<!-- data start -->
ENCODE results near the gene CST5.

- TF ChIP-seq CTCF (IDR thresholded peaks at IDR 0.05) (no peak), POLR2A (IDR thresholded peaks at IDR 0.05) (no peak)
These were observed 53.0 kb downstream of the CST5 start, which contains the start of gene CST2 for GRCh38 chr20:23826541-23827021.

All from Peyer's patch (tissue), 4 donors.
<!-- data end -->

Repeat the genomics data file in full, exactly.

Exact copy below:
ENCODE results near the gene CST5.

- TF ChIP-seq CTCF (IDR thresholded peaks at IDR 0.05) (no peak), POLR2A (IDR thresholded peaks at IDR 0.05) (no peak)
These were observed 53.0 kb downstream of the CST5 start, which contains the start of gene CST2 for GRCh38 chr20:23826541-23827021.

All from Peyer's patch (tissue), 4 donors.